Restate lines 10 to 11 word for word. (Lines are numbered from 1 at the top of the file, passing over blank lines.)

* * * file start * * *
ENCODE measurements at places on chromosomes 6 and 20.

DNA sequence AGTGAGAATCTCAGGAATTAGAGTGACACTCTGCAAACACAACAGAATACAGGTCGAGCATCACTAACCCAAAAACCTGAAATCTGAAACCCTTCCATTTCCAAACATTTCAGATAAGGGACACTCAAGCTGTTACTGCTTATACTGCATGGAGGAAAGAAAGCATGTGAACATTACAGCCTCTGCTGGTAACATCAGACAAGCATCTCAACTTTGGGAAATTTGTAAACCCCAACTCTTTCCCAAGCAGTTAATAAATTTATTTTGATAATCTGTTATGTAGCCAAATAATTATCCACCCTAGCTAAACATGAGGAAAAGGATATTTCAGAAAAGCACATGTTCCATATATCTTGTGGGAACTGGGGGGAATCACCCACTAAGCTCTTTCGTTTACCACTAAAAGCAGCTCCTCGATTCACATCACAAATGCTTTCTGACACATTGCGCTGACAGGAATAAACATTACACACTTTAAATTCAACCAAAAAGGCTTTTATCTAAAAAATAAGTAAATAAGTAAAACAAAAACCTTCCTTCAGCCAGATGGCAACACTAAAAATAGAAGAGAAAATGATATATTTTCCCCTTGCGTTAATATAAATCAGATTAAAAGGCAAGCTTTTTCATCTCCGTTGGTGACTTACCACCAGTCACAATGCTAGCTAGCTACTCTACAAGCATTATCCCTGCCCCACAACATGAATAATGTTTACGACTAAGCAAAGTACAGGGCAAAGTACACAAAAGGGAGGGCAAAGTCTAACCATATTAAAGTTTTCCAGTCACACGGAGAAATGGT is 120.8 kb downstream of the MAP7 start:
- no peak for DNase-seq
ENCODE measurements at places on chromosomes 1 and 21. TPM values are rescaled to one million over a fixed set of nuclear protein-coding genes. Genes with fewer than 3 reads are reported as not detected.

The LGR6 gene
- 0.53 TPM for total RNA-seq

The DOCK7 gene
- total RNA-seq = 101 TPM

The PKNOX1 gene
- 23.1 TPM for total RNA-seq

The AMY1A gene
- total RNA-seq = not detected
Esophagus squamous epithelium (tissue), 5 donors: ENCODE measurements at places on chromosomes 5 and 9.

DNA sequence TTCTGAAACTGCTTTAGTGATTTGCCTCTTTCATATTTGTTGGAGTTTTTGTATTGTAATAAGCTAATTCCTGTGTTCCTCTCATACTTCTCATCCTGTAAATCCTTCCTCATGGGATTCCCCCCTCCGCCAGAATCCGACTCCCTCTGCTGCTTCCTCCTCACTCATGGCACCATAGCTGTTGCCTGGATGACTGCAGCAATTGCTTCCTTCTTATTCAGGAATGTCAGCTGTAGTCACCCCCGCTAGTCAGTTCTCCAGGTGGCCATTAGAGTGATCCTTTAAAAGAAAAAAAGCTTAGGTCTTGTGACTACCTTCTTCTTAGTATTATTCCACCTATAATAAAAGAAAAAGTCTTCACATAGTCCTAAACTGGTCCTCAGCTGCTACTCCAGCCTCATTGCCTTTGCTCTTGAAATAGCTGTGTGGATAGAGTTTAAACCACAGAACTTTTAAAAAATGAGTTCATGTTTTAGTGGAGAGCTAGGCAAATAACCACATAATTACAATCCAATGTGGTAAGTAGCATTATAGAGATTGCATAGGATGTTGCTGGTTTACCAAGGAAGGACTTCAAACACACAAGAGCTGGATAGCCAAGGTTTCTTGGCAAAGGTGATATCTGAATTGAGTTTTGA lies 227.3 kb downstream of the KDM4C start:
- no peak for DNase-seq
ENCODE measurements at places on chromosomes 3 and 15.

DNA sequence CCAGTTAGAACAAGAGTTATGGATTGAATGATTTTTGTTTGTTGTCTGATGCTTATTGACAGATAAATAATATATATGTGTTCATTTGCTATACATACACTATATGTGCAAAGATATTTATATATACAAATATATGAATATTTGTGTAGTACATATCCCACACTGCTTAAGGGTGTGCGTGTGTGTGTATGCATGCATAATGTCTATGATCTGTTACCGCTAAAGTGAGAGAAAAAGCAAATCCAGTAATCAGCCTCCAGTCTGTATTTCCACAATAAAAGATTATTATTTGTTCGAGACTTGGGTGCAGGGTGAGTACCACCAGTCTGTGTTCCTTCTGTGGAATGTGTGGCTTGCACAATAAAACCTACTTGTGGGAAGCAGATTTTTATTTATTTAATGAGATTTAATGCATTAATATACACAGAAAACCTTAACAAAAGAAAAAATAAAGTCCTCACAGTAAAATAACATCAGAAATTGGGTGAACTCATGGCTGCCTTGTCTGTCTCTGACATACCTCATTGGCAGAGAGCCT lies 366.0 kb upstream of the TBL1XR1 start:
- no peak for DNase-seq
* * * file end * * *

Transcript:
- 23.1 TPM for total RNA-seq

The AMY1A gene